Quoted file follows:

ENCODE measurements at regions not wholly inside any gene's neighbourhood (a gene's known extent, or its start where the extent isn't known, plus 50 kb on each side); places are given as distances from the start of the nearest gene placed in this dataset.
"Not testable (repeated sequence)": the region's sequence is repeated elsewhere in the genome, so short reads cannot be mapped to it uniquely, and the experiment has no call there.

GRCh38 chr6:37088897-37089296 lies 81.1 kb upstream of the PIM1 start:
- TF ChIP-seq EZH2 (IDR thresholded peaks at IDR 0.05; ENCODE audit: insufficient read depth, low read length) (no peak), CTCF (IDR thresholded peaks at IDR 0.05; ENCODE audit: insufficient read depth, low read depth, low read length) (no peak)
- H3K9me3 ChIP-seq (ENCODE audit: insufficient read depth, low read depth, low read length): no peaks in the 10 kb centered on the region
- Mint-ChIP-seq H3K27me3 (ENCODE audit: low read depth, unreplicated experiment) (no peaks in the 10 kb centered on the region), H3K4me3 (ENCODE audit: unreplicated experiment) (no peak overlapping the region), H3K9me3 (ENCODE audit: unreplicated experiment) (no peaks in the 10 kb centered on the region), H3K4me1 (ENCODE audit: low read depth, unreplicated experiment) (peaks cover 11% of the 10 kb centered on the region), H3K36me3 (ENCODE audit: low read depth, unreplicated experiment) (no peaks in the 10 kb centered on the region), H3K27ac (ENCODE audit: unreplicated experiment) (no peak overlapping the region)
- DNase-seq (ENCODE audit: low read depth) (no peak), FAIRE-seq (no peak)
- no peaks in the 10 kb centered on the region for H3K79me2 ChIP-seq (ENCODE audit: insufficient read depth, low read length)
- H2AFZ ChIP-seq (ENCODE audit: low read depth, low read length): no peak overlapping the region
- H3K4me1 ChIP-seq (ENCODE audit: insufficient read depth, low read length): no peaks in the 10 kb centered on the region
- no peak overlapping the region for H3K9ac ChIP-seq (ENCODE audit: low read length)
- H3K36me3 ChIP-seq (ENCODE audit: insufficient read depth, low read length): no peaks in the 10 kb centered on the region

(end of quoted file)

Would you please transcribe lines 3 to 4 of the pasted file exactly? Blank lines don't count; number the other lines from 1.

GRCh38 chr6:37088897-37089296 lies 81.1 kb upstream of the PIM1 start:
- TF ChIP-seq EZH2 (IDR thresholded peaks at IDR 0.05; ENCODE audit: insufficient read depth, low read length) (no peak), CTCF (IDR thresholded peaks at IDR 0.05; ENCODE audit: insufficient read depth, low read depth, low read length) (no peak)